Comfortable that the elk had moved on, I continued on my run.  It was a beautiful start to my run, and the extra warmup loop made the 3.5 mile trail into a 4.25 mile run.  And it was 52 degrees that morning, so my hands went numb and I could see my breath the whole time (maybe it was actually colder?).  I was loving the temperatures!

It was a great vacation, topped off by the fact that I was able to see a bald eagle while we were there.  The eagle soared right over our heads while the family was enjoying the lake.  Only once, then it flew off.  The only eagle I saw the whole time.  🙂

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For those who are reading this blog to keep updated on my possible bone marrow donation, don’t worry.  I am still on the list.  I’m in the “wait and see” part of the journey – while my bloodwork is reviewed by the patient’s doctor and they decide how to proceed.  I’ll definitely post here when I hear back or know something new.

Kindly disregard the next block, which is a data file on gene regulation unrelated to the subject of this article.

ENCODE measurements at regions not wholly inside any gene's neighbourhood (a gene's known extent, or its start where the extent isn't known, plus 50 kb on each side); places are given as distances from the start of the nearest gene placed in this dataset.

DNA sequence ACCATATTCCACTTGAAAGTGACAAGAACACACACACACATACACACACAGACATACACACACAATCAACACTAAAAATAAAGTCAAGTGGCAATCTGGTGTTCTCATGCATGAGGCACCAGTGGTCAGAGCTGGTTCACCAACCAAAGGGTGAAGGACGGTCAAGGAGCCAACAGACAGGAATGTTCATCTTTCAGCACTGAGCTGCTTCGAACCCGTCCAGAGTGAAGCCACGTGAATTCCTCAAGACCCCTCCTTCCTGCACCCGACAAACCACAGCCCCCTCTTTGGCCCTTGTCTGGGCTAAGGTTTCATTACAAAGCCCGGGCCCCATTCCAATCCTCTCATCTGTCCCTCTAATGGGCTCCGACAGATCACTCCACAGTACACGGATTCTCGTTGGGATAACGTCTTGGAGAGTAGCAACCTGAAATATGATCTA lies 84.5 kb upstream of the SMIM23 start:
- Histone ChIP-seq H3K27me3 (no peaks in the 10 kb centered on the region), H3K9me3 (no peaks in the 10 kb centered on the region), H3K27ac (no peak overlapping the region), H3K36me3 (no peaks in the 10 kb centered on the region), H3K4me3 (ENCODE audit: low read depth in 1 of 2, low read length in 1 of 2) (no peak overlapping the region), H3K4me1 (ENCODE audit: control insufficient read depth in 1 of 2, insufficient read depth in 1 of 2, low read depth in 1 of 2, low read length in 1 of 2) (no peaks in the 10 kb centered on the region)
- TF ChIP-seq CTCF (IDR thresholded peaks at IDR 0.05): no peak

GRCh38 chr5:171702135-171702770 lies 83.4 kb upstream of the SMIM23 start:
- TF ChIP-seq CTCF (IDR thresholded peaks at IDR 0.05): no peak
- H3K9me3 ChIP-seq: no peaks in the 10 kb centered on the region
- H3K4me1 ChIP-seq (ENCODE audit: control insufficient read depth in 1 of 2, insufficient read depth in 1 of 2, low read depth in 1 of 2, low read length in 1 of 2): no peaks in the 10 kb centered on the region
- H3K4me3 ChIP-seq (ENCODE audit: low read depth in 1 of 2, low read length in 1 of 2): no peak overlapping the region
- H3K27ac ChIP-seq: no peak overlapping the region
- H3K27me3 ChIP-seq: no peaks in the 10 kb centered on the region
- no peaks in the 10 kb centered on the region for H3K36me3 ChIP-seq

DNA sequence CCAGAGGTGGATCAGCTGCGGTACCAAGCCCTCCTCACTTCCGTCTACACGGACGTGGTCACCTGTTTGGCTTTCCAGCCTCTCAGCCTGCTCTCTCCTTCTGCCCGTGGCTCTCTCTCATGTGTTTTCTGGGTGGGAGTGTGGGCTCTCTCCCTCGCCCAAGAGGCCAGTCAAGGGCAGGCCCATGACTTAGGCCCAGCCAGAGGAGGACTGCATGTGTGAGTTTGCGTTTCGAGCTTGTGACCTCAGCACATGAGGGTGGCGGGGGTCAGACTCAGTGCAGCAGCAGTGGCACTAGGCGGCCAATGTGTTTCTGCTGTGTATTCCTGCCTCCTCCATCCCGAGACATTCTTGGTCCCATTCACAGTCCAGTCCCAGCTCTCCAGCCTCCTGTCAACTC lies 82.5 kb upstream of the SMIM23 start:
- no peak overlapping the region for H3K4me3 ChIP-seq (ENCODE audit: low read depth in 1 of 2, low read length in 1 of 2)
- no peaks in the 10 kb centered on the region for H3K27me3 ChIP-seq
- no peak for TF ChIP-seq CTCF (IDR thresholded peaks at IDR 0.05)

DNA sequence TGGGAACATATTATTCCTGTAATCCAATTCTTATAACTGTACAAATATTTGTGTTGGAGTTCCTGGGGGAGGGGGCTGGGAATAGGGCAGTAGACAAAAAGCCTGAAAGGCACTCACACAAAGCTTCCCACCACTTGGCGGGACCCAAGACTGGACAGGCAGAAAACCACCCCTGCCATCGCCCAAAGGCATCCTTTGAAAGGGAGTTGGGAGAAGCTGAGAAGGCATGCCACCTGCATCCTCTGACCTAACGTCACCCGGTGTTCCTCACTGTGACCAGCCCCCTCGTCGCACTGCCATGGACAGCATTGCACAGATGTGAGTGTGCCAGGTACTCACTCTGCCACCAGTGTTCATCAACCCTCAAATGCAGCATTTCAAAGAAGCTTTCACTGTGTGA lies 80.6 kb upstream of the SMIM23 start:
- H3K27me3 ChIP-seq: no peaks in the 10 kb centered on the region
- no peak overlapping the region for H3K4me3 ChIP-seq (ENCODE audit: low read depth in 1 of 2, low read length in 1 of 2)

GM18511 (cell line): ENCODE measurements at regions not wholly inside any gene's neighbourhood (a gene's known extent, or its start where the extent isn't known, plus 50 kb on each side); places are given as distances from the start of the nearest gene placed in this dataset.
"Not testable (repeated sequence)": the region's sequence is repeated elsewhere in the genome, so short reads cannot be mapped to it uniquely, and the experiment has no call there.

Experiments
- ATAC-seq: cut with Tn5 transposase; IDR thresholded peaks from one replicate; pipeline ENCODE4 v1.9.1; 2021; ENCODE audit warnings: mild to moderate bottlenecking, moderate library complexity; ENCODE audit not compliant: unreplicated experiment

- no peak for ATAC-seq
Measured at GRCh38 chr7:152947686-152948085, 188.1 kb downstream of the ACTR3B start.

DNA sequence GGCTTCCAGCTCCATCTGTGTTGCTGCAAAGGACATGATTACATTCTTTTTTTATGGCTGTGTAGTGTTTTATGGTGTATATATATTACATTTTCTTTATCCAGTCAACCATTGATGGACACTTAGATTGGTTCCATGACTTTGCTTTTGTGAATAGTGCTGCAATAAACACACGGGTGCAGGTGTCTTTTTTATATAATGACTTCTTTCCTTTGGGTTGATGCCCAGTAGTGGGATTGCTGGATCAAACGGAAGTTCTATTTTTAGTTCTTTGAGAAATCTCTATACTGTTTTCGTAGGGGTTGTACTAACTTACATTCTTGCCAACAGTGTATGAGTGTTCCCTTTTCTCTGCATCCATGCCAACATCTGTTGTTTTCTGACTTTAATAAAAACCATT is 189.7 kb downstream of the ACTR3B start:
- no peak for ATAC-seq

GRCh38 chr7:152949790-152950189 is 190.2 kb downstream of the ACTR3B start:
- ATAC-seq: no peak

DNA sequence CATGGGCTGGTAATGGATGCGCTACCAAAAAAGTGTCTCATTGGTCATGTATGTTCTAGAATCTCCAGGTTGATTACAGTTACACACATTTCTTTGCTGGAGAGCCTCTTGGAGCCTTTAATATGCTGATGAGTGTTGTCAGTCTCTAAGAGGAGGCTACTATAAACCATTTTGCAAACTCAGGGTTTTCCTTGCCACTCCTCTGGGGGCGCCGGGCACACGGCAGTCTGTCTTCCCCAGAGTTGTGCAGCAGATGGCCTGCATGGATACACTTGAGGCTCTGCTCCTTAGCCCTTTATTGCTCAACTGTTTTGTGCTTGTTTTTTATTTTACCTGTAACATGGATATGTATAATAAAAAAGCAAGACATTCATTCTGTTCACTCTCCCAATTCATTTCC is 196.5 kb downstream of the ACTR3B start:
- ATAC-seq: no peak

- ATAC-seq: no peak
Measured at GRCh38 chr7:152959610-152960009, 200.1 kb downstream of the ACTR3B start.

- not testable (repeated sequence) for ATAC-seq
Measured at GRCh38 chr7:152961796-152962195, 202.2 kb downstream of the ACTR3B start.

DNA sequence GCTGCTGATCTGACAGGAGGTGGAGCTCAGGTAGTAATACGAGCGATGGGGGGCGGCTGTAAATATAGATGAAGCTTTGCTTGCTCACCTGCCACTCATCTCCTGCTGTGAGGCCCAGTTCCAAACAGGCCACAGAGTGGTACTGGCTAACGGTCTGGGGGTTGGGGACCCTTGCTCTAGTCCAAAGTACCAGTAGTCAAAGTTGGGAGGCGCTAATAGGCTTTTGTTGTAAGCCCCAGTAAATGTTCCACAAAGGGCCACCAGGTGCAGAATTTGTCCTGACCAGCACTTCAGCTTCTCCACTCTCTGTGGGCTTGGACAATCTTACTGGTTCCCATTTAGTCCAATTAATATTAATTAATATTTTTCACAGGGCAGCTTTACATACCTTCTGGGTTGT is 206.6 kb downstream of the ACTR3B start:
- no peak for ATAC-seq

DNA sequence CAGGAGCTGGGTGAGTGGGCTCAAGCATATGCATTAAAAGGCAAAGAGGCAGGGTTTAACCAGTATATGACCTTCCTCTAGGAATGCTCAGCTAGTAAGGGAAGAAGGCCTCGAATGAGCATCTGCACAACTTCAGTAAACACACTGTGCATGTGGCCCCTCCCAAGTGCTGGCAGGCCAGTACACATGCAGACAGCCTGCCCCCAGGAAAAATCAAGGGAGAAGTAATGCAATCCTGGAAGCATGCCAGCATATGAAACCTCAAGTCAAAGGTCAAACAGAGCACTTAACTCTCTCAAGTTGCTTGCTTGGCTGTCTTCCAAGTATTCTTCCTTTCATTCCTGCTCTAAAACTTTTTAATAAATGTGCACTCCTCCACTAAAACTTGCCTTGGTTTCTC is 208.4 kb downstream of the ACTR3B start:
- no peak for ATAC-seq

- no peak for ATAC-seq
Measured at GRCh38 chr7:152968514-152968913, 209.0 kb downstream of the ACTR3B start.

the nitty gritty details

So, now for the details (at least as many as I can remember).  This is probably going to be long, so I’ll apologize in advance.  If you want the quick synopsis, look at this post.

On Sunday, I ran a marathon.  It all seems so surreal.  Almost like I dreamed it.  Today, two days later, I feel…normal.  There is a tiny bit of tightness in my muscles, but really, I feel fine.  Tonight I ran up the stairs and into the hall before I realized just what I was doing.  “Shouldn’t that have hurt?” I thought.

But I’m jumping way ahead of myself, aren’t I?

We drove up to Minneapolis on Saturday, taking our time getting there.  My husband was dying to visit the Toppling Goliath brewery in Decorah, Iowa.  I am so glad we stopped.  The people there were so incredibly nice, and we enjoyed spending a few hours just sitting there talking beer.  I think my husband is already trying to figure out when he can get back.  Luckily for us, we were there right when they tapped Pseudo Sue, so we got to taste it fresh – minutes from being kegged…it was, in a word, amazing.  Definitely worth the visit.  However, it made us a bit later getting into Minneapolis than we originally planned, so we had to go to packet pickup first before checking into the hotel.  No worries, packet pickup was a breeze, and I got to say a quick hi to fellow RMM Leia who was working at the shirt handout tables.